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GDPR – The Consent Trap

Having got past 25 May 2018, the day the GDPR came into effect, the flood of GDPR emails is beginning to diminish. But were all these emails necessary, and in particular, was it actually necessary to seek consent? In many cases it was not necessary to seek consent to “stay in touch”.

Under GDPR consent is one of 6 legal bases for processing data. In most cases, organisations will be able to rely on the “legitimate interests” ground to remain in contact with their contact list.

The recitals within the GDPR expressly say that processing of personal data for direct marketing purposes may be regarded as carried out for a legitimate interest. Many businesses can therefore rely on the concept of ‘legitimate interest’ to justify processing client personal data on their mailing lists without the need to re-affirm the consent. GDPR expressly acknowledges that businesses may have a legitimate interest in direct marketing activities, which could include circulating invitations to events, new products and services, or updates. This is an appropriate basis for data processing where you use data in ways that people would reasonably expect and has a minimal privacy impact especially as a recipient should always be able to easily opt-out of future marketing emails.

If you are seeking consent, remember that different rules apply depending on whether the marketing is sent to an ‘individual’ or a ‘corporate’ subscriber. For GDPR compliance purposes, marketing to a corporate email address does not need consent. However, if you are sending unsolicited marketing emails to individual subscribers, then you will need the individual’s consent, unless the so called “soft opt-in” applies, where the individual is an existing customer or has shown an interest in your product or service.

To summarise, assuming that you can justify a “legitimate interest” for the continued contact, consent is not needed to continue marketing to existing customers or to contacts at corporate email addresses. Consent will only be needed to send direct marketing emails to personal email addresses of individuals who are not already customers.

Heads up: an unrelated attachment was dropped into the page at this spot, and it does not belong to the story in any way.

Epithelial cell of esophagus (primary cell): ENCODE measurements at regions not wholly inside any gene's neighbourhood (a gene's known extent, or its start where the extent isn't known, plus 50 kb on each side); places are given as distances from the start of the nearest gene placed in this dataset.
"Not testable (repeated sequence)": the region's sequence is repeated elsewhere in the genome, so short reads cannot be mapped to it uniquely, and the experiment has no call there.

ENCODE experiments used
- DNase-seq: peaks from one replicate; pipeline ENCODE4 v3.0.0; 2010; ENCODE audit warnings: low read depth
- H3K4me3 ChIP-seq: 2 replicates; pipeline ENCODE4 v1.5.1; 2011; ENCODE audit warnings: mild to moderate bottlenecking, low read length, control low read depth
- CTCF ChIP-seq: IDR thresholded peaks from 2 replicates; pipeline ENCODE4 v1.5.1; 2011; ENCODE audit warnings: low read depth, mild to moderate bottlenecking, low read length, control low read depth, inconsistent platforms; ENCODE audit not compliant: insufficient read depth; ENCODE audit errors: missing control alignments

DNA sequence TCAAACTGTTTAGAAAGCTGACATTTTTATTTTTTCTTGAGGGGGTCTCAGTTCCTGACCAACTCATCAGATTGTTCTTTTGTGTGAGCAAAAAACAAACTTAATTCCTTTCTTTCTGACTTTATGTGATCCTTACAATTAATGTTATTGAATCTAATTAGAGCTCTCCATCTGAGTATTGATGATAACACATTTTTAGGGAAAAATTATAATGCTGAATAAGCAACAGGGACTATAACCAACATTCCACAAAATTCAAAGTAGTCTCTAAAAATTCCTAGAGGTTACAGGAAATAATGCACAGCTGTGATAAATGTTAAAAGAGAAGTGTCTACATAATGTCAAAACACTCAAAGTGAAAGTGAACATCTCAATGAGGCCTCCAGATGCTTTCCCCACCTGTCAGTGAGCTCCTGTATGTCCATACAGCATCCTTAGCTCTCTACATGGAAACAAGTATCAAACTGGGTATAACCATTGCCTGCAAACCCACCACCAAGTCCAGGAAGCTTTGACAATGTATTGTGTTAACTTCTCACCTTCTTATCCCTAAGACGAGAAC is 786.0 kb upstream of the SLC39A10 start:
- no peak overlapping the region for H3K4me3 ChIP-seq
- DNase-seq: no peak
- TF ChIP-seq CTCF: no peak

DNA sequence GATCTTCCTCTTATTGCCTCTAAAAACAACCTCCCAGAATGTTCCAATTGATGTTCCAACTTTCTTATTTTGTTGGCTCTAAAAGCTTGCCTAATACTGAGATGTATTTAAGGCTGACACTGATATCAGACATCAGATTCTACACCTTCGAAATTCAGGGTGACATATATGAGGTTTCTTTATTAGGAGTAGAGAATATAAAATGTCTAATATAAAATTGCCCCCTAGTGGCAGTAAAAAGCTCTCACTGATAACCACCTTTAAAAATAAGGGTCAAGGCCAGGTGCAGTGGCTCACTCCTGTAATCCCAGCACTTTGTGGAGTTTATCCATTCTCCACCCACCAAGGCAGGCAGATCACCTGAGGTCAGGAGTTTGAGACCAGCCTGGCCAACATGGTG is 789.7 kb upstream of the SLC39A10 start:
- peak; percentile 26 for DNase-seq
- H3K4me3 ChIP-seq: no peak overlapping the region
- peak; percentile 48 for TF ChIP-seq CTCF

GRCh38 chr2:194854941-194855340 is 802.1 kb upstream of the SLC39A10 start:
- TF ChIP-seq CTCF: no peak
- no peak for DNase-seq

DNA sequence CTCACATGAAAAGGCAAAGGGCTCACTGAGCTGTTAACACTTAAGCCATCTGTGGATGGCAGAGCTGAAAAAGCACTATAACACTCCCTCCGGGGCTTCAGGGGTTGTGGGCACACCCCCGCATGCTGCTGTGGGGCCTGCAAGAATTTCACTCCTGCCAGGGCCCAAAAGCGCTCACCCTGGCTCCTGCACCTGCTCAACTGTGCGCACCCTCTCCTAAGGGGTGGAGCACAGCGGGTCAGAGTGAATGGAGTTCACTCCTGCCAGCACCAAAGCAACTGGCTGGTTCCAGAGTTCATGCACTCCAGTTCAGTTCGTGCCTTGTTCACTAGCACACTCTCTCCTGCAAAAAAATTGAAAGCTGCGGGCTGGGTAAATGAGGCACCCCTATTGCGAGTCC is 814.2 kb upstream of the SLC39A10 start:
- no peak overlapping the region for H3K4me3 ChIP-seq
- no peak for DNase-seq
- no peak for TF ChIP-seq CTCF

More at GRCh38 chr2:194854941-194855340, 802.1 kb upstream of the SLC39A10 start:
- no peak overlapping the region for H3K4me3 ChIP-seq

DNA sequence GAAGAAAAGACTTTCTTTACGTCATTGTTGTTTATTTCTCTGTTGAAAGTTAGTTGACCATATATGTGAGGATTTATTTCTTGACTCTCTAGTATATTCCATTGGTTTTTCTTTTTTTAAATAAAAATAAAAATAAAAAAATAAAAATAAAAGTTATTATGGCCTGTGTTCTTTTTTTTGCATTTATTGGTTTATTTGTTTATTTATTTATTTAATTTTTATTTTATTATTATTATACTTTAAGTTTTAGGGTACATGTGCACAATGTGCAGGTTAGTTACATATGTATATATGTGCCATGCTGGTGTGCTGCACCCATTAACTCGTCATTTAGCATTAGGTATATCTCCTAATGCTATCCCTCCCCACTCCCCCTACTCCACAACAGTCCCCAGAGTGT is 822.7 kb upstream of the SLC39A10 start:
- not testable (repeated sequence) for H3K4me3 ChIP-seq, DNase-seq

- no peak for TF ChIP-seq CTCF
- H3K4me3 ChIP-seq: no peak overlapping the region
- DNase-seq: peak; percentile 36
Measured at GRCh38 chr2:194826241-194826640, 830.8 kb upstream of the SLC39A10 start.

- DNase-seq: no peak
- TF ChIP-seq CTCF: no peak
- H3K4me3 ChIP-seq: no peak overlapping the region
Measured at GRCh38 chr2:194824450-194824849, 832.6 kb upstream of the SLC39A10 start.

In an effort to be compliant, many companies have been sending an email out to all their contacts requesting consent to future marketing. However, this may itself be unlawful if consent was not originally in place, and the ICO has fined organisations for engaging in this.

If you need any help and advice in relation to the GDPR, please do not hesitate to contact me or the employment team on 0113 350 4030 or at hello@scesolicitors.co.uk.

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SCE Solicitors is a boutique employment law practice based in Leeds which advises clients nationwide.  Please note that the information in this blog is to provide information of general interest in a summary manner and should not be construed as individual legal advice. Readers should consult with SCE Solicitors or other professional counsel before acting on the information contained here.

Richard Newstead

Richard qualified as a Legal Executive over 20 years ago and has significant experience in Employment law and Litigation.

Richard acts for both employers and employees drafting and advising on settlement agreements, contracts of employment, consultancy agreements, directors service agreements and general workplace policies. He acts for commercial clients in the employment tribunal dealing with unfair dismissals, constructive dismissals and claims for discrimination.
Richard Newstead

Latest posts by Richard Newstead (see all)

Richard Newstead

Richard qualified as a Legal Executive over 20 years ago and has significant experience in Employment law and Litigation. Richard acts for both employers and employees drafting and advising on settlement agreements, contracts of employment, consultancy agreements, directors service agreements and general workplace policies. He acts for commercial clients in the employment tribunal dealing with unfair dismissals, constructive dismissals and claims for discrimination.

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